These guidelines have been included to provide practical guidance for those coaching and/or volunteering directly with children on practices to keep the child safe and to promote a safe training and playing environment for the club member or volunteer. All members of Armagh R.F.C are strongly recommended to be aware of and employ these guidelines.

All rugby organizations have a duty and standard of care towards all children involved in its activities.

Children under the age of 16 years should not be placed in positions of responsibility in relation to other children. Common sense should be applied when considering the circumstances of older children, and all children should have the opportunity to express their views on matters which affect them, should they wish to do so.

As children’s rugby takes place in many different locations, environments and formats, it is impossible to provide specific guidance on many of the issues covered. The following guidelines are therefore based on generally recognized good practice and common sense. Ultimately, most practical situations will require a judgment to be made about what is practicable and reasonable in the circumstances.

Recommended Adult-To-Child Ratios in Children’s Rugby

In general practice, the average ratio of adult-to-child is:

Age: 4 and over 1:8

If all children are over 8 years of age then 1:10

All activities should be planned to involve at least two adults, (preferably one male and one female). As a general guide, the following factors will also be taken in to consideration in deciding how many adults are required to safely supervise children:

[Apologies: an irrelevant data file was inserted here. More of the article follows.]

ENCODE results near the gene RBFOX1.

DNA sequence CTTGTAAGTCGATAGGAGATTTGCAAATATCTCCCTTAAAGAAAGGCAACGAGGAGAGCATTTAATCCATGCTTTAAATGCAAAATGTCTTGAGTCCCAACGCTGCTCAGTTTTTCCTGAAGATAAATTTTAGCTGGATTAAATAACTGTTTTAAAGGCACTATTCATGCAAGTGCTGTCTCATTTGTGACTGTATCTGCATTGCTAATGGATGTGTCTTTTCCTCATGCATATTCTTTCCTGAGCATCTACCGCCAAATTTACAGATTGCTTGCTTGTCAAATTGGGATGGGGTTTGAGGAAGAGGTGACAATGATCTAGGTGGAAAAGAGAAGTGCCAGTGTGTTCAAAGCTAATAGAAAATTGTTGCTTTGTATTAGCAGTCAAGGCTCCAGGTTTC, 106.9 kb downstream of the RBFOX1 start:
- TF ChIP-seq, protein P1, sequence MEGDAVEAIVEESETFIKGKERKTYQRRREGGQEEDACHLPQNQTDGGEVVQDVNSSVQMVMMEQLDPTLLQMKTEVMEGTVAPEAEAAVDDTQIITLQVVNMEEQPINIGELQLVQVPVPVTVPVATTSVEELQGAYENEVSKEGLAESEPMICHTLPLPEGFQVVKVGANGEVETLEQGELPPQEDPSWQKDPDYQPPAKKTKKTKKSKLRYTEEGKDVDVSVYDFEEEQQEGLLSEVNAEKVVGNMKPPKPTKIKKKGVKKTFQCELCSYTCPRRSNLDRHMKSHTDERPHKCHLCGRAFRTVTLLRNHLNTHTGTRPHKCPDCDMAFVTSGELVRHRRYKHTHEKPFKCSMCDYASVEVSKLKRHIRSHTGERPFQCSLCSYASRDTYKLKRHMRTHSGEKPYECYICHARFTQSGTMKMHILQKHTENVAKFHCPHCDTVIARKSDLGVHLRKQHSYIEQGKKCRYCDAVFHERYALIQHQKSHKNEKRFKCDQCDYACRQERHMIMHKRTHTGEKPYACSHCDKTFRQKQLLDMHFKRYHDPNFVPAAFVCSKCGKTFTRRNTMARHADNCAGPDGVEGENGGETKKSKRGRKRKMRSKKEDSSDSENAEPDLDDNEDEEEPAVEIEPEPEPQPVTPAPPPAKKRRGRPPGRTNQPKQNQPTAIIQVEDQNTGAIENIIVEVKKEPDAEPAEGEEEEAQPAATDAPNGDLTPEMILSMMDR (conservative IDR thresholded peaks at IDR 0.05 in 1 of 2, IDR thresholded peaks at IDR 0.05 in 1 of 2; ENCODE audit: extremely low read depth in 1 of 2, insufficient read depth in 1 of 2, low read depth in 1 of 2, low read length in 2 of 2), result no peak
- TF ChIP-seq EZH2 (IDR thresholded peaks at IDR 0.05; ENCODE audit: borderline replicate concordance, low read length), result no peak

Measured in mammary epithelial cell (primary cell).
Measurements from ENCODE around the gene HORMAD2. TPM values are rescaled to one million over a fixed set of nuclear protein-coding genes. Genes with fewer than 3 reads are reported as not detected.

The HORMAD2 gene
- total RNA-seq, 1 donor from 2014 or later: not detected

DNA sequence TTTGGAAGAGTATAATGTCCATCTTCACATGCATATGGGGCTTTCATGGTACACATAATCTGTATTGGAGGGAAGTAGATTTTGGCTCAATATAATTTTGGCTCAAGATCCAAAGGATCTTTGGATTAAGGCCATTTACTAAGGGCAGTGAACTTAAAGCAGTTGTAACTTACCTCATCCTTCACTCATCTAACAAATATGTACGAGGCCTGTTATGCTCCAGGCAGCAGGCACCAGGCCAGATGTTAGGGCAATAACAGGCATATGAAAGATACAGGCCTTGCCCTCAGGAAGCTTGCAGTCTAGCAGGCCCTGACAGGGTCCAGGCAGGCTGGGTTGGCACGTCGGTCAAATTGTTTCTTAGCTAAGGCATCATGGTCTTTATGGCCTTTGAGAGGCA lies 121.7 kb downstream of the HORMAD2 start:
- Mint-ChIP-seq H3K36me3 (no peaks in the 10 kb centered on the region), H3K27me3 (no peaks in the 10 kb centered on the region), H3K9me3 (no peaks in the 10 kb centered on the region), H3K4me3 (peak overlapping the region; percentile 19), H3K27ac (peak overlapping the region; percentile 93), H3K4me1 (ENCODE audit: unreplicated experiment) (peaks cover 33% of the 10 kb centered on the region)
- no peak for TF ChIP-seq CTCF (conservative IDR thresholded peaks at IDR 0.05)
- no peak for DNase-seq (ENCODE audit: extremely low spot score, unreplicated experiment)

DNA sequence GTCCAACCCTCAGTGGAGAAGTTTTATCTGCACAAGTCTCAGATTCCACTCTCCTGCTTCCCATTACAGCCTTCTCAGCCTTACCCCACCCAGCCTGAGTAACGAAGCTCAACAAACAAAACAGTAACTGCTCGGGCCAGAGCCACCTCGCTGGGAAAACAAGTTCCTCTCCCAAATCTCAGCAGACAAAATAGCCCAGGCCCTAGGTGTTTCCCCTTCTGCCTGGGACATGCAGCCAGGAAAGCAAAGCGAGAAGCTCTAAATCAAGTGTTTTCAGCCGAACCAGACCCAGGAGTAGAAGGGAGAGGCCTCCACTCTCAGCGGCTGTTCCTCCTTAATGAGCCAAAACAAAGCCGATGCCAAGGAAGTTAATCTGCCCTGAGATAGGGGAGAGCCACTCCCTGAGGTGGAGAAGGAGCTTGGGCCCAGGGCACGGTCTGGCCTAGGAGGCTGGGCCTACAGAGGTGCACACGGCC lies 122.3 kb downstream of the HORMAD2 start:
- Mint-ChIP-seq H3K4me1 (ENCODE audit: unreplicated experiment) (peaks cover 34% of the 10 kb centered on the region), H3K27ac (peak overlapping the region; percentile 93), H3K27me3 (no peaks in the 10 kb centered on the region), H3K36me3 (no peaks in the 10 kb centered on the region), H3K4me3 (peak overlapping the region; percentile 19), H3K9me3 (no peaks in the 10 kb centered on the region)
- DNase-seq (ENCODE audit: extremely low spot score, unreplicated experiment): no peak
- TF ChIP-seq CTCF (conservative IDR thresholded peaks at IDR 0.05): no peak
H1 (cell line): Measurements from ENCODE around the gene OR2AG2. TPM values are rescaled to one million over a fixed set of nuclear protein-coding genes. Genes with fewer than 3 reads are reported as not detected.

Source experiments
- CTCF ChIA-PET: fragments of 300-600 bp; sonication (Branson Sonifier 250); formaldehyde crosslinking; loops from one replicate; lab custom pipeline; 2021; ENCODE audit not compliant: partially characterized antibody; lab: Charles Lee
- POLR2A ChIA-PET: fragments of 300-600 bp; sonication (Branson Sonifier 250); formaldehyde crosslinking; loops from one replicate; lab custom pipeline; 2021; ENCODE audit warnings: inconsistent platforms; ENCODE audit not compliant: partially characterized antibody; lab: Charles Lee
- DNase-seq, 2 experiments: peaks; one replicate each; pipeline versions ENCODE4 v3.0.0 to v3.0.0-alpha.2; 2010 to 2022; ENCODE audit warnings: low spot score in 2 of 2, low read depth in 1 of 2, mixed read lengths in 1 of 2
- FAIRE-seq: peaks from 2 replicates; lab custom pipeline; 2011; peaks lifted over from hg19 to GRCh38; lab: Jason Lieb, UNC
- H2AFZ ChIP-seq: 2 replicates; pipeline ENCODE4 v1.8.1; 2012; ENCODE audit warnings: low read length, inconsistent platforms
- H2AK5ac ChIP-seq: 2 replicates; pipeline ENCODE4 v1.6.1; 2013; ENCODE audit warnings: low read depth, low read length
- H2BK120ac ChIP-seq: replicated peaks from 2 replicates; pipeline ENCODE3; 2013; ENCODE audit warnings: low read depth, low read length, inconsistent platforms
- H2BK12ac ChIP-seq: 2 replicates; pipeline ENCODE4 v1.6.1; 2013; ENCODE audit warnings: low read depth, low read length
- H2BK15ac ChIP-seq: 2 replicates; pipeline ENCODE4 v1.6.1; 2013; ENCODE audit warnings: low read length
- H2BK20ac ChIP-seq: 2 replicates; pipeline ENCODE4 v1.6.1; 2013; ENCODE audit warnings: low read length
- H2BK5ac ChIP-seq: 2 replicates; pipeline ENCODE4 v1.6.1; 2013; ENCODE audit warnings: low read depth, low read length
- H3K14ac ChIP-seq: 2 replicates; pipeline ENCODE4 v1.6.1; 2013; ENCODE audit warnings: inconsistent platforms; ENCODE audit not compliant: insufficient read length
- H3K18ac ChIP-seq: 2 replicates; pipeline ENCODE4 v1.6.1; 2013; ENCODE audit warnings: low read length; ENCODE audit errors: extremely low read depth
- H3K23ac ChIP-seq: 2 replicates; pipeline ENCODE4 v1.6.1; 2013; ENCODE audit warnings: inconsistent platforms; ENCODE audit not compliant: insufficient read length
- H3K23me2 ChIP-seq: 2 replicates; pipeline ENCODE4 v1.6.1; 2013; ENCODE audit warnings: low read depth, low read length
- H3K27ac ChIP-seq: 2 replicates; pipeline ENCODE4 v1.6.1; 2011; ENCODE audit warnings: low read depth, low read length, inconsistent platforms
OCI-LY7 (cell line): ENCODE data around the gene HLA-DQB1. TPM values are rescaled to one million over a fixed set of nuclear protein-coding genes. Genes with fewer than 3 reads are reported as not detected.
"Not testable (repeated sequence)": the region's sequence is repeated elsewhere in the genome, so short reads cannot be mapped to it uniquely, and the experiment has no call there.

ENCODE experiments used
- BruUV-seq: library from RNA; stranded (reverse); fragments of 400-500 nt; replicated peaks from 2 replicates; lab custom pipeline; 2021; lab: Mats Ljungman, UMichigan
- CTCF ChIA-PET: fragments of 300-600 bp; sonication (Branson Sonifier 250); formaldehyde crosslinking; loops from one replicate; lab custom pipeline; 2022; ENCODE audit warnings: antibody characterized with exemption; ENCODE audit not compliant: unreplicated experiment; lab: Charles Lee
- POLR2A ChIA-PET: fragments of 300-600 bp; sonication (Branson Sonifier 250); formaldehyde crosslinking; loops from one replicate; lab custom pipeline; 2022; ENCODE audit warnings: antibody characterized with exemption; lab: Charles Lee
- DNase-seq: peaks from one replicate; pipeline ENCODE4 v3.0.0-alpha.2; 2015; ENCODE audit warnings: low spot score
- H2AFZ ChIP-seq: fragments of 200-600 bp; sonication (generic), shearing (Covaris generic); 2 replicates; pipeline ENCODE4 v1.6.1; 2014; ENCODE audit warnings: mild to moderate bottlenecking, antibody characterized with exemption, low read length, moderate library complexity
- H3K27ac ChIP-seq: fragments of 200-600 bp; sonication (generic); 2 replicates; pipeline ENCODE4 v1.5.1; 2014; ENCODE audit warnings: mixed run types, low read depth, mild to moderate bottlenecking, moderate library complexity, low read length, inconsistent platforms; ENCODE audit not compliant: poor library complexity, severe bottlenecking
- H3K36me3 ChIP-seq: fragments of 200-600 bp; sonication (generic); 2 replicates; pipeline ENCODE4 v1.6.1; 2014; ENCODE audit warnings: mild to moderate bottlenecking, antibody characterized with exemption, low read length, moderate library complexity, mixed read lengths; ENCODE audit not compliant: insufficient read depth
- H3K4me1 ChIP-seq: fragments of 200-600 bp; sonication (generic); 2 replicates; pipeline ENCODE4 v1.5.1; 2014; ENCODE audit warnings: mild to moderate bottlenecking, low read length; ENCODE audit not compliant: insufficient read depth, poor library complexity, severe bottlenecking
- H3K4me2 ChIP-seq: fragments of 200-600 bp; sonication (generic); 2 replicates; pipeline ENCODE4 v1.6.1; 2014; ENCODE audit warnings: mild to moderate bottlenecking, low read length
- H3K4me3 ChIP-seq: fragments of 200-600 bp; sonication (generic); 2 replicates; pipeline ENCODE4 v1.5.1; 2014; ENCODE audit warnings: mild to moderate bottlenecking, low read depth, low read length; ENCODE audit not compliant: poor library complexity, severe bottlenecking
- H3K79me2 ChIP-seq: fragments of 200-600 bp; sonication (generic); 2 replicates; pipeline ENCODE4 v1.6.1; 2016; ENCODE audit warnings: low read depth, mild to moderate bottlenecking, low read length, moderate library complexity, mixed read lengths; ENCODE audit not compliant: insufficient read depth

• The number of children involved in the activity.
  • The age, maturity and experience of the children.
  • Whether any of the coaches or children has a learning or physical disability or special needs and requirements.
  • Whether any of the children have challenging behaviour.
  • The particular hazards associated with the activity.
  • The particular hazards associated with the environment.
  • The level of qualification and experience of the coaches.
  • The program of activities.

Age Grade Players should be supervised at all times, though not intrusively ie gender appropriate adults remain available and yet privacy respected.

Facilities, including changing rooms, should be safe and clean. There should be separate changing rooms for boys and girls.

All pitches and equipment should be checked prior to use. Form available at the end of this document.

All Age Grade Players are to complete an appropriate Club Registration Form.

The Club should have appropriate fire precautions and relevant insurance in place.

An 'Accident Book' should be available for any circumstance to be recorded not relevant to Child Protection Procedures.

First Aid and Treatment of Injuries

All coaches/managers/administrators and volunteers must ensure:

  • There is an accessible and well-stocked first aid kit at the venue at all times. There should also be a mobile phone or telephone. There is a first aid kit in the Clubhouse.
  • Be aware of any pre-existing medical conditions, medicines being taken by participants or existing injuries and treatment required.
  • Only those with a current, recognized first aid qualification treat injuries. In more serious cases assistance should be obtained from a medically qualified professional as soon as possible.
  • An City of Armagh RFC Incident Report Form is completed if a child sustains a significant injury along with the details of any treatment given.
  • Where possible, access to medical advice and / or assistance is available,
  • A child’s parents are informed of any injury and action taken as soon as possible.
  • The circumstances in which any accidents occur are reviewed to avoid future repetitions.

First Aid training courses to be undertaken and updated regularly for all those involved with Age Grade Players.

Where it is necessary to transport children, the following good practice is required:

  • Where parents make arrangements for the transportation of children to and from an activity, without the knowledge of City of Armagh R.F.C , it will be the responsibility of the parents to satisfy themselves about the appropriateness and safety of the arrangements.